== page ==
In short, voucher programs can leave children and families with fewer services, hefty bills, and no opportunity for legal recourse.

No information about a child’s progress

Just as students attending private schools through voucher programs may have waived their IDEA and 504 rights, many states also do not require participating private schools to adhere to the same accountability provisions required of public schools.34 That means that private schools may not have to test their students annually, report the test results publicly, or take action if schools are low-performing. Education Secretary nominee DeVos endorsed this approach during her confirmation hearing when she did not agree with Sen. Tim Kaine (D-VA) that every school receiving public dollars should follow the same accountability provisions.35

Without comparable data on school quality, it is difficult to assess whether private schools are providing a high-quality education in exchange for public dollars. For example, participating private schools in the McKay Scholarship Program in Florida are not required to report any evidence or data of student outcomes.36 Similarly, the Georgia Department of Education releases an annual report at the end of school year for its Special Needs Scholarship Program, but it does not include any information on student achievement.37 Parents cannot make informed decisions about the best school for their child without comparable data on student outcomes.

Participating private schools also do not have to hire teachers with the same rigorous credentials that federal law requires of public schools. Given the body of evidence demonstrating the importance of teacher quality on student achievement, parents should have knowledge and confidence that highly trained teachers are responsible for their child’s education.38 Vouchers provide no such guarantee.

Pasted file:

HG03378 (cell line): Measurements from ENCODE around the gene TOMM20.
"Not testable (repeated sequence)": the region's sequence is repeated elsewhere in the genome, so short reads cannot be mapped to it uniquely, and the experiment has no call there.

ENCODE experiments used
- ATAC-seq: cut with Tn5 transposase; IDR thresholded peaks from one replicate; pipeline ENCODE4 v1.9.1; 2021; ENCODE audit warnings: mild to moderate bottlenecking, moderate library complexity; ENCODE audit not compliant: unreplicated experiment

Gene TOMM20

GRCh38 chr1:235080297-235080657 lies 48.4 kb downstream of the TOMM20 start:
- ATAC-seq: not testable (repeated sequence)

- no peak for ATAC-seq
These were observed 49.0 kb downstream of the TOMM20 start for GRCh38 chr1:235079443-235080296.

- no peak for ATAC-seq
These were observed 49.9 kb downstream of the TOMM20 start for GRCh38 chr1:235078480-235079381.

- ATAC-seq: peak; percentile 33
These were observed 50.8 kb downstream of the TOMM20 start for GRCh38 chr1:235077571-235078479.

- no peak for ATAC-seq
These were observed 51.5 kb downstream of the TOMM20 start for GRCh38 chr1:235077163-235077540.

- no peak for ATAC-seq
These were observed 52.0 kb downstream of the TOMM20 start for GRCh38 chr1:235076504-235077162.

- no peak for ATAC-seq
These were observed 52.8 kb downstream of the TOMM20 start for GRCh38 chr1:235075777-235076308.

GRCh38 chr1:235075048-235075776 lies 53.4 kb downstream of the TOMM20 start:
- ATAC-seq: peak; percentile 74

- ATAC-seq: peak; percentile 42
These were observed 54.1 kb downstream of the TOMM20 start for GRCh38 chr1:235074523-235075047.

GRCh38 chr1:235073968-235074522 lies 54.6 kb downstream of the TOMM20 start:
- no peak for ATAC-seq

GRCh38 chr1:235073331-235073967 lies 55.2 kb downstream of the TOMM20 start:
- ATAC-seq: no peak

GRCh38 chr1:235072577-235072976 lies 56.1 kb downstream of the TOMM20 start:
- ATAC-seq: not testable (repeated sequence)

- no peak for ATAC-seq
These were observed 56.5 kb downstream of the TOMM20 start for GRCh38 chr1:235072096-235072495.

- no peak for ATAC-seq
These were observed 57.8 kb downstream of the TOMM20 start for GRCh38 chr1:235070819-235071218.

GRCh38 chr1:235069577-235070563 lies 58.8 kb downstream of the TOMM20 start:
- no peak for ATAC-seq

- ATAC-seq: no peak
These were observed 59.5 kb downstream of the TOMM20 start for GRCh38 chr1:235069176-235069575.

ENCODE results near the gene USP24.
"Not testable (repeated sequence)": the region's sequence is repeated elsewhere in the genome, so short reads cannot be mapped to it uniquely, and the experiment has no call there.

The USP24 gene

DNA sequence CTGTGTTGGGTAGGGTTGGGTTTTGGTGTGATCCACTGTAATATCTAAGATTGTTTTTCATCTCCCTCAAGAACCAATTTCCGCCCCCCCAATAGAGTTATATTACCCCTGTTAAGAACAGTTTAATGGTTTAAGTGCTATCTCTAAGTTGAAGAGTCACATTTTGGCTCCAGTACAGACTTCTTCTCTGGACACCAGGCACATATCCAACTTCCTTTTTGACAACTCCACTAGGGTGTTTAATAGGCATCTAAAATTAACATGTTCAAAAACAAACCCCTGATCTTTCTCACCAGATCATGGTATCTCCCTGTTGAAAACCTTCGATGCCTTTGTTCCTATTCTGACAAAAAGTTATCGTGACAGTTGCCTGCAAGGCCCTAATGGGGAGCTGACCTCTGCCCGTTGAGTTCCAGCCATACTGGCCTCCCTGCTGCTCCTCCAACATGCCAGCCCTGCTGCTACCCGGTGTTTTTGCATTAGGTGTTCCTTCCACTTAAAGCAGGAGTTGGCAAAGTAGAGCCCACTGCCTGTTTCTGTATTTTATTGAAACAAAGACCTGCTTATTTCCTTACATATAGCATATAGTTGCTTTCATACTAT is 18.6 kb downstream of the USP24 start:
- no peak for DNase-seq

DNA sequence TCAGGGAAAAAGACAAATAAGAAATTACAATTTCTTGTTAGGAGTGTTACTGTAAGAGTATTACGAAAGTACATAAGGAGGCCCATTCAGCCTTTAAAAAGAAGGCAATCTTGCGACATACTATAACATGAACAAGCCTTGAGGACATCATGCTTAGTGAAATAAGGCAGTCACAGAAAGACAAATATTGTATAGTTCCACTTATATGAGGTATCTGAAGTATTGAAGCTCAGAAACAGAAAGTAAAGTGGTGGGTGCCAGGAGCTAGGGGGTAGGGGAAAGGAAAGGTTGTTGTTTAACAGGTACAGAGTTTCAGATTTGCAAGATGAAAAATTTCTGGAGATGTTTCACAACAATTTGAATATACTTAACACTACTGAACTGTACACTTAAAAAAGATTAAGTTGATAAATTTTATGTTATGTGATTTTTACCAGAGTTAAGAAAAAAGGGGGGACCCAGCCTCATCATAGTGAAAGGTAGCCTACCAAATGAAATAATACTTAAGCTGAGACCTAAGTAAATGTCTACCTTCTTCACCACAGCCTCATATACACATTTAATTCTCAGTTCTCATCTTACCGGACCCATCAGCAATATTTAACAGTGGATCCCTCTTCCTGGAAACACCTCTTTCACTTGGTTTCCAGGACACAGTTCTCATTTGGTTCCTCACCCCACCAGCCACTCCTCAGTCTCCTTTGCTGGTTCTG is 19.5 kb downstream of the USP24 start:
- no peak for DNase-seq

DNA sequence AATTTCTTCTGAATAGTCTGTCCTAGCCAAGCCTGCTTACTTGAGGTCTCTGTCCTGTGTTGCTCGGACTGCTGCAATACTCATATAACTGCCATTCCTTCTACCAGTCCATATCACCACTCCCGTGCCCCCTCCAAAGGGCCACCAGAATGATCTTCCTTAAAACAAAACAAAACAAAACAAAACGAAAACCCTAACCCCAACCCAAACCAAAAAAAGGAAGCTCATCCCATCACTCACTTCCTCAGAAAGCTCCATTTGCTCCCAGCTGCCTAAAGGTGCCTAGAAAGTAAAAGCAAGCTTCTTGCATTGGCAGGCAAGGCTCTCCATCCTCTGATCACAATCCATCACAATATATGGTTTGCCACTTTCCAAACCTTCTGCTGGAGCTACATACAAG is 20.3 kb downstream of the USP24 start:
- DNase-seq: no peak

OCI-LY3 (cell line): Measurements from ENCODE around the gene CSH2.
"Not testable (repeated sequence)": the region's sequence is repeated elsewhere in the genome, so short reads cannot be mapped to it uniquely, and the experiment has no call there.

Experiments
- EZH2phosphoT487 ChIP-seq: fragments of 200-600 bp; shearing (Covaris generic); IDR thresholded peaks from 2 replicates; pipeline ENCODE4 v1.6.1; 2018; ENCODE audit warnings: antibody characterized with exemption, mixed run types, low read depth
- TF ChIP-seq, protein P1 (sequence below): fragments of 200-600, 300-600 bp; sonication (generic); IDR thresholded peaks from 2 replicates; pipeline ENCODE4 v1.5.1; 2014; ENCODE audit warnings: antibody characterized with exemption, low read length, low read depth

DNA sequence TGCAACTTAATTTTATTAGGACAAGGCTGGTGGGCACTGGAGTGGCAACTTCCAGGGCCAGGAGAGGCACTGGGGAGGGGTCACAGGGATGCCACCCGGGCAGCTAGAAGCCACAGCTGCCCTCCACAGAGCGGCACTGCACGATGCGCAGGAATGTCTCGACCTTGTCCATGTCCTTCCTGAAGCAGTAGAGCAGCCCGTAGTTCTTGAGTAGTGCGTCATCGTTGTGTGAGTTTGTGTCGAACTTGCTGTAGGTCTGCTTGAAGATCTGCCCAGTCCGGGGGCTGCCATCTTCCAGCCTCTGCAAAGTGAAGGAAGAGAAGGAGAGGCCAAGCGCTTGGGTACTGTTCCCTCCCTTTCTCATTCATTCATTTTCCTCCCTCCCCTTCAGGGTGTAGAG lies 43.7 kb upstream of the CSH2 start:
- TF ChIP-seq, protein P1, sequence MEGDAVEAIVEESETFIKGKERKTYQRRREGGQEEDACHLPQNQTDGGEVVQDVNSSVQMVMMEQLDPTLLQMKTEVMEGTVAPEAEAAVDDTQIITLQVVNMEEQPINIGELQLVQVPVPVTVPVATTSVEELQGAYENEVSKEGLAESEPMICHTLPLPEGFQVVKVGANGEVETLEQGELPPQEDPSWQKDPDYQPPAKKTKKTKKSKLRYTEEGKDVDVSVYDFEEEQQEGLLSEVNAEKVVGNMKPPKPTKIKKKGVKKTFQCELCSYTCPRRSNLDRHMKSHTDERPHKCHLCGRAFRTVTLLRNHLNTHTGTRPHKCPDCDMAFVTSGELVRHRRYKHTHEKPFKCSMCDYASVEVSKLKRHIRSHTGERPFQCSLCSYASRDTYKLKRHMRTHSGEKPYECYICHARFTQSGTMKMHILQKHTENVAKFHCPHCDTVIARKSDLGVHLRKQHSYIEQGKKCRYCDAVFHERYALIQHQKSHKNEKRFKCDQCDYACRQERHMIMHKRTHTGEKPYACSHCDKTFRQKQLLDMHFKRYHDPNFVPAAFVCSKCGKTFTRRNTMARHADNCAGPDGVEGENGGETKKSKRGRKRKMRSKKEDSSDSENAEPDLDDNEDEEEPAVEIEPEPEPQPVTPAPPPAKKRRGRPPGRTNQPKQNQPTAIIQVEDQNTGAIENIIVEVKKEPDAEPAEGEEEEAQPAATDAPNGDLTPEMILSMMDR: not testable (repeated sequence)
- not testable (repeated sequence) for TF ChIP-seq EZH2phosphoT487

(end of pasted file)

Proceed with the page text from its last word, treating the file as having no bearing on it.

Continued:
Since the passage of the IDEA more than 40 years ago, opportunities for students with disabilities have vastly improved. The collection of federal laws that protect the rights of and hold high standards for students with disabilities has paved the way for greater inclusion and opportunities for students with unique learning and behavioral needs. There is still work to do to ensure that children and youth with disabilities have access to rigorous academic and career opportunities alongside their peers. The government must work hand in hand with teachers, parents, and students to improve services that meet unique needs and hold all children to high standards.

Students with disabilities deserve leadership that will maintain and advance their rights and opportunities. The voucher policies, pushed by President Trump and Education Secretary nominee DeVos, do the opposite. They undercut the progress of the past few decades by requiring parents to sign away hard-sought rights and do not hold schools accountable for students’ progress. Advocates, parents, and policymakers must push back against these policies to ensure that all children, including those with disabilities, get the education they deserve and is afforded to them by federal law.

About the authors

Meg Benner is a senior consultant at the Center for American Progress.

Rebecca Ullrich is a Policy Analyst with the Center for American Progress.


  1. Rory Linnane, “In some choice schools, disabilities are a liability,” July 7, 2013,, available at
  2. Wisconsin Department of Public Instruction, “Private School Choice Programs in Wisconsin,” available at (last accessed January 2017).
  3. Donald J. Trump for President, “Education,” available at (last accessed January 2017).
  4. Caitlin Emma, Benjamin Wermund, and Kimberly Hefling, “DeVos’ Michigan schools experiment gets poor grades,” Politico, December 9, 2016, available at; Emily Lawler, “Betsy DeVos could ‘destroy’ public schools with vouchers, Michigan educators worry,” MLive Media Group, November 24, 2016, available at  
  5. National Center for Education Statistics, “Fast Facts: Students with disabilities,” available at (last accessed January 2017); U.S. Department of Education, “Fiscal Year 2016 Congressional Action” (2016), available at
  6. U.S. Senate Health, Education, Labor, and Pensions Committee, “Nomination of Betsy DeVos to serve as Secretary of Education,” January 17, 2017, available at  
  7. Michael Stratford and Kimberly Hefling, “DeVos questionarie reveals her views on wide range of issues,” Politico Pro, January 30, 2017.
  8. Northwest Catholic School, “Northwest Catholic School responds on special-needs students,” Press release, June 14, 2013, available at (last accessed January 2017).